People attending this year’s International CES consumer electronics confab in Las Vegas can barely move 10 feet without running into a 4K television set. Yet one new product that’s turning heads — without the marketing firepower of giants such as Samsung and Sony — offers clear, portable music: Legendary musician and songwriter Neil Young is drawing attention to this week’s commercial kickoff of Pono, his compression-free music player and download service. It offers “the best sounding music you can get anywhere in the world,” he said today in a Q&A session to discuss his plans.

“If people can’t hear the difference between an MP3 file and a Pono file, then bless you. You’re doing great now and don’t need anything else,” he says. But he aims to replicate the music experiences that listeners had with vinyl recordings which “sounded like God…Ears are the window to the soul, and good music makes you feel. That’s what has been missing. Now we’re in a downward spiral that has to end somewhere.”

He recognized the problems after CDs became the dominant format for albums. “Shortly after the initial buzz you realized, this hurts,” he says. “Analog has so much dynamic range. All the [digital] sounds at the same level started hurting…I started to realize that my records sounded better than CDs. And now we’ve slipped even further” with MP3s and streaming services such as Pandora and Spotify.

Other efforts to win fans for superior audio missed the beat. For example, DVD Audio promoted 5.1 surround sound which required six speakers. “It was the most basic simple screwup,” Young says. “I can handle two speakers, I’ve handled that in the past. But furniture got in the way of audio.” Sony followed with its Super Audio CDs. That “was a good try. Unfortunately it was only limited to Sony” releases. Then came Blu-ray audio. “I put all my archives in the highest resolution and it sounded great,” Young says. “But you have to have a Blu ray player and it’s not a funky experience that you can have in your pocket.”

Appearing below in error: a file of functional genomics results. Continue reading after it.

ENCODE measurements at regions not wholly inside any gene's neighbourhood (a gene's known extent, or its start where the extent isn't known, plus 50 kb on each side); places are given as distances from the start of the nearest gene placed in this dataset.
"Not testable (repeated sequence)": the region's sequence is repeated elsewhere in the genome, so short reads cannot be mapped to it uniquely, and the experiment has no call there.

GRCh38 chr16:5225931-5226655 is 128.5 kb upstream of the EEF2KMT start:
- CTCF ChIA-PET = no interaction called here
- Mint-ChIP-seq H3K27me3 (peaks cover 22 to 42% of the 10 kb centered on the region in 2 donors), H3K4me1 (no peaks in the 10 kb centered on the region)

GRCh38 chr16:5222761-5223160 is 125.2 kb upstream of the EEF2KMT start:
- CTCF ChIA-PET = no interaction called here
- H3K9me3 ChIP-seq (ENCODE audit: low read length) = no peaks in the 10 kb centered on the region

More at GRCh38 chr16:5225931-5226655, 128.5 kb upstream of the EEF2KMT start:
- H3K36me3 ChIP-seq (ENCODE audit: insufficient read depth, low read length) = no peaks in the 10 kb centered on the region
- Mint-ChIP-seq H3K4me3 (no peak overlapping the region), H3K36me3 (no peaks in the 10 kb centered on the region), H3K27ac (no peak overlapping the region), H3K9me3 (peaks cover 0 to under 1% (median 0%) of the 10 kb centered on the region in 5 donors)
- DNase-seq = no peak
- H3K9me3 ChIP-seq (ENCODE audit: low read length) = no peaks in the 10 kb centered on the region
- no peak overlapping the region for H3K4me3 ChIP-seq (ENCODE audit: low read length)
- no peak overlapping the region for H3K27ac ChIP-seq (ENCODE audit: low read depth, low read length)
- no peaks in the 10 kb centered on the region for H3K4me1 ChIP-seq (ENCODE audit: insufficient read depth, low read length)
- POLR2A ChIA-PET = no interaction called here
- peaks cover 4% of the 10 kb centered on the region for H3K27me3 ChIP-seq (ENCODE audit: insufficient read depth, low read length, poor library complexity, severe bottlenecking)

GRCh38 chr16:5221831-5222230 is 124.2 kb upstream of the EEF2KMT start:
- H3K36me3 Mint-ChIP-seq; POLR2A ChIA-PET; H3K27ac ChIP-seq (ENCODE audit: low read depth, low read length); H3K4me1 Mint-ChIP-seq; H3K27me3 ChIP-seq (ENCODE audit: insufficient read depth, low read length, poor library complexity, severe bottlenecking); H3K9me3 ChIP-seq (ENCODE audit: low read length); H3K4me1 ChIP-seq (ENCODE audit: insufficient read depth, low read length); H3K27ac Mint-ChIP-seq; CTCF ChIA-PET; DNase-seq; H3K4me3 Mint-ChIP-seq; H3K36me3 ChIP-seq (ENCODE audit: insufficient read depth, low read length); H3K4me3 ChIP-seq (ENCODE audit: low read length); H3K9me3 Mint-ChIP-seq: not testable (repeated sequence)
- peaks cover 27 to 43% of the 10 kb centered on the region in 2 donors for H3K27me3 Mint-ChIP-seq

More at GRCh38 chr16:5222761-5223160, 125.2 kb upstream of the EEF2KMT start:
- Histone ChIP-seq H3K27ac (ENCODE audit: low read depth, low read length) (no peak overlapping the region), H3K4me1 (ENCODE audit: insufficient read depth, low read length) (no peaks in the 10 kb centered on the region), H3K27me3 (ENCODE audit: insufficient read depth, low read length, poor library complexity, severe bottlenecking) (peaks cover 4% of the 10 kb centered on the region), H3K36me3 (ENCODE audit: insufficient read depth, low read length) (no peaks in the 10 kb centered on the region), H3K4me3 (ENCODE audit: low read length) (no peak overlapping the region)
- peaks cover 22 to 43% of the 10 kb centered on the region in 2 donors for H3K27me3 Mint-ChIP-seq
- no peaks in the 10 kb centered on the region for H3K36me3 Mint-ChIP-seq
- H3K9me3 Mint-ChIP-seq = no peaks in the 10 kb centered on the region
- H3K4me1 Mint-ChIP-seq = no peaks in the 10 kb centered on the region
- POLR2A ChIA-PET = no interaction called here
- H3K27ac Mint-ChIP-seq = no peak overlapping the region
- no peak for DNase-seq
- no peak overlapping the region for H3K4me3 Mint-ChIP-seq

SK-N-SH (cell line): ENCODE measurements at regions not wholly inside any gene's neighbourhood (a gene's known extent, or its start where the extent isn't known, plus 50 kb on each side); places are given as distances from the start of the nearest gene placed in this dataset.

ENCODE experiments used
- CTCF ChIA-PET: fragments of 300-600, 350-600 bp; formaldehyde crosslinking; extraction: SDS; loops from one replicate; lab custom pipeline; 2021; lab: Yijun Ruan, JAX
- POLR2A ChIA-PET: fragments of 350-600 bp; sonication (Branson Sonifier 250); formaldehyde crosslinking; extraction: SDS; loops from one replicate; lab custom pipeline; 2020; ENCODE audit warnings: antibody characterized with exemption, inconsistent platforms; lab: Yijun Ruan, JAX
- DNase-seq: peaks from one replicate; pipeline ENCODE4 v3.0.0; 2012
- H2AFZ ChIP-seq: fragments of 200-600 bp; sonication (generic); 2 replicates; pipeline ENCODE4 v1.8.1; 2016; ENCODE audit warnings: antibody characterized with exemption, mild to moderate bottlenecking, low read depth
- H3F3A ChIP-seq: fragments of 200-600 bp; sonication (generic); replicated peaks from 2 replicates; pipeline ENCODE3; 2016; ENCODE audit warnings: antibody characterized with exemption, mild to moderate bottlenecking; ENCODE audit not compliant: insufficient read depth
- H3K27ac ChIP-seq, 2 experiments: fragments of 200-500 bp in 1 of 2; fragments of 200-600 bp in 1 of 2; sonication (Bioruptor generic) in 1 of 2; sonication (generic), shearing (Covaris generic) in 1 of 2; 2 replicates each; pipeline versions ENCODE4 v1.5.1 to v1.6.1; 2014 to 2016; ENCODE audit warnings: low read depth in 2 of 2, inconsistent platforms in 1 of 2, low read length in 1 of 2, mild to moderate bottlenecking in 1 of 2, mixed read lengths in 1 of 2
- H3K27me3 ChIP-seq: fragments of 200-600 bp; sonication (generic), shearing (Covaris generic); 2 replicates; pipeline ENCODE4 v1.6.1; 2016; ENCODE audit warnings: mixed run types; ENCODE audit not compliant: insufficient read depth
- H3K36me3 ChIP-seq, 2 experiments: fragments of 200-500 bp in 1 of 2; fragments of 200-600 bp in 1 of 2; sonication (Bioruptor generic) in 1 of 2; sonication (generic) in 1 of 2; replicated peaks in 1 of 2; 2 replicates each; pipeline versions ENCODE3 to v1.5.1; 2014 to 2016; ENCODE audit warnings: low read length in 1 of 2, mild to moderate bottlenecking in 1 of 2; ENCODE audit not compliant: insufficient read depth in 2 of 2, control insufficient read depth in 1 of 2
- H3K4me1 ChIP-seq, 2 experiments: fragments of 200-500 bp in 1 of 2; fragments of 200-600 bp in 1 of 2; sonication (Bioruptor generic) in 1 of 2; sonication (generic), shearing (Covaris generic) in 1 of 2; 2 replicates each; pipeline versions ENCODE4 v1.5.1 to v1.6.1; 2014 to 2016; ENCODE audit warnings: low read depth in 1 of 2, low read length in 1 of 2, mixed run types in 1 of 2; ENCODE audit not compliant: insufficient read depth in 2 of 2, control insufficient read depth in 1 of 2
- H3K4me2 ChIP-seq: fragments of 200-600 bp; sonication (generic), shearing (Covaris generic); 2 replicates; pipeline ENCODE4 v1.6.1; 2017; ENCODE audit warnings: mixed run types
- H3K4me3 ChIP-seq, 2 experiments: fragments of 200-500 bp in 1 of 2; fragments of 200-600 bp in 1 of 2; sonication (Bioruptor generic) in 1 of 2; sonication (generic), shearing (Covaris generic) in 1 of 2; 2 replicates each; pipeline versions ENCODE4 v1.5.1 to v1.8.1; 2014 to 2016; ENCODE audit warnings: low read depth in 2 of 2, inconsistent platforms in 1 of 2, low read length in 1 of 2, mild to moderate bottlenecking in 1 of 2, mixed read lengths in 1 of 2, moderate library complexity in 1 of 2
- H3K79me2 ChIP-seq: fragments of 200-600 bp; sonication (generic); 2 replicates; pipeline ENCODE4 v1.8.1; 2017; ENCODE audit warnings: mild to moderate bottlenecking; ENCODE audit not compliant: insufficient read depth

Young says he discussed his concerns with the late Apple CEO Steve Jobs around the time the company began to sell the iPod. “He loved music and had a real good phonograph system in his living room, listening to vinyl. Think about that for a second. He told me [about the iPod] ‘That’s a consumer product.’ I’m surprised how many people went for the music on the iPod….It’s a player that does everything kinda OK.”

Young decided to lead the charge for high quality portable audio, but ran into resistance from potential investors. “It was a complete joke. There are some brilliant people out there. But this is not going to make you a hero next week…. Investors look at this and say, ‘Music is over. We’re into a watch that can control the trunk latch on my car’.”

The perception started to change when Young listed Pono on Kickstarter. It took just a day to raise the $800,000 he wanted, and went on to raise $6.2 million.

He’s initially targeting audiophiles: The player — which he says can play any audio file format — goes for $399 with albums ranging from $19.79 (for Taylor Swift’s 1989) to $27.49 (for Led Zepplin IV). But Young says his player “is a temporary situation, We would love other people to make this. We’ll sell the music and make sure the music is right.”

He’d like to see Apple offer Pono quality playback in iPhones. “Thus far they’ve chosen not to,” Young says. If that changed then “it’s a home run for music –unless they screw it up and put something on it so they can own it…Proprietary formats are not a good thing. They put a ceiling on everything.”